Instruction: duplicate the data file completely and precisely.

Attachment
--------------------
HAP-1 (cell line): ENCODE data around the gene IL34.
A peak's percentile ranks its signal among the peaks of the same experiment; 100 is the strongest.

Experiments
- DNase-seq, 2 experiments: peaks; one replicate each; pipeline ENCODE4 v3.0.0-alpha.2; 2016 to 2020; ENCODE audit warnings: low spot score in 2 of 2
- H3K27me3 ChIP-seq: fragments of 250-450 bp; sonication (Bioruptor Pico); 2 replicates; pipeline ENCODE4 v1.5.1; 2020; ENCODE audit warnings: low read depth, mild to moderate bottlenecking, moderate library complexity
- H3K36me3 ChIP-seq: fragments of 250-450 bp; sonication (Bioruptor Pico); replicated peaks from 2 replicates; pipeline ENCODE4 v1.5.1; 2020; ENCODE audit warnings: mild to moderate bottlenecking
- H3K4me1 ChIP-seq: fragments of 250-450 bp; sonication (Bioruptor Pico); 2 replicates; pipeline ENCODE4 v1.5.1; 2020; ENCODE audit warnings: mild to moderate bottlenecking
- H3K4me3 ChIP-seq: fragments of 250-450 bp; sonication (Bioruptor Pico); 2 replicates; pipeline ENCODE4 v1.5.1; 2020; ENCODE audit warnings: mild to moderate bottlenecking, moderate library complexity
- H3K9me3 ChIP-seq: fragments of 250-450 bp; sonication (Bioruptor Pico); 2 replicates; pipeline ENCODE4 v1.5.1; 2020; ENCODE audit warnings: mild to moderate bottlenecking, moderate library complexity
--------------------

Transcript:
HAP-1 (cell line): ENCODE data around the gene IL34.
A peak's percentile ranks its signal among the peaks of the same experiment; 100 is the strongest.

Experiments
- DNase-seq, 2 experiments: peaks; one replicate each; pipeline ENCODE4 v3.0.0-alpha.2; 2016 to 2020; ENCODE audit warnings: low spot score in 2 of 2
- H3K27me3 ChIP-seq: fragments of 250-450 bp; sonication (Bioruptor Pico); 2 replicates; pipeline ENCODE4 v1.5.1; 2020; ENCODE audit warnings: low read depth, mild to moderate bottlenecking, moderate library complexity
- H3K36me3 ChIP-seq: fragments of 250-450 bp; sonication (Bioruptor Pico); replicated peaks from 2 replicates; pipeline ENCODE4 v1.5.1; 2020; ENCODE audit warnings: mild to moderate bottlenecking
- H3K4me1 ChIP-seq: fragments of 250-450 bp; sonication (Bioruptor Pico); 2 replicates; pipeline ENCODE4 v1.5.1; 2020; ENCODE audit warnings: mild to moderate bottlenecking
- H3K4me3 ChIP-seq: fragments of 250-450 bp; sonication (Bioruptor Pico); 2 replicates; pipeline ENCODE4 v1.5.1; 2020; ENCODE audit warnings: mild to moderate bottlenecking, moderate library complexity
- H3K9me3 ChIP-seq: fragments of 250-450 bp; sonication (Bioruptor Pico); 2 replicates; pipeline ENCODE4 v1.5.1; 2020; ENCODE audit warnings: mild to moderate bottlenecking, moderate library complexity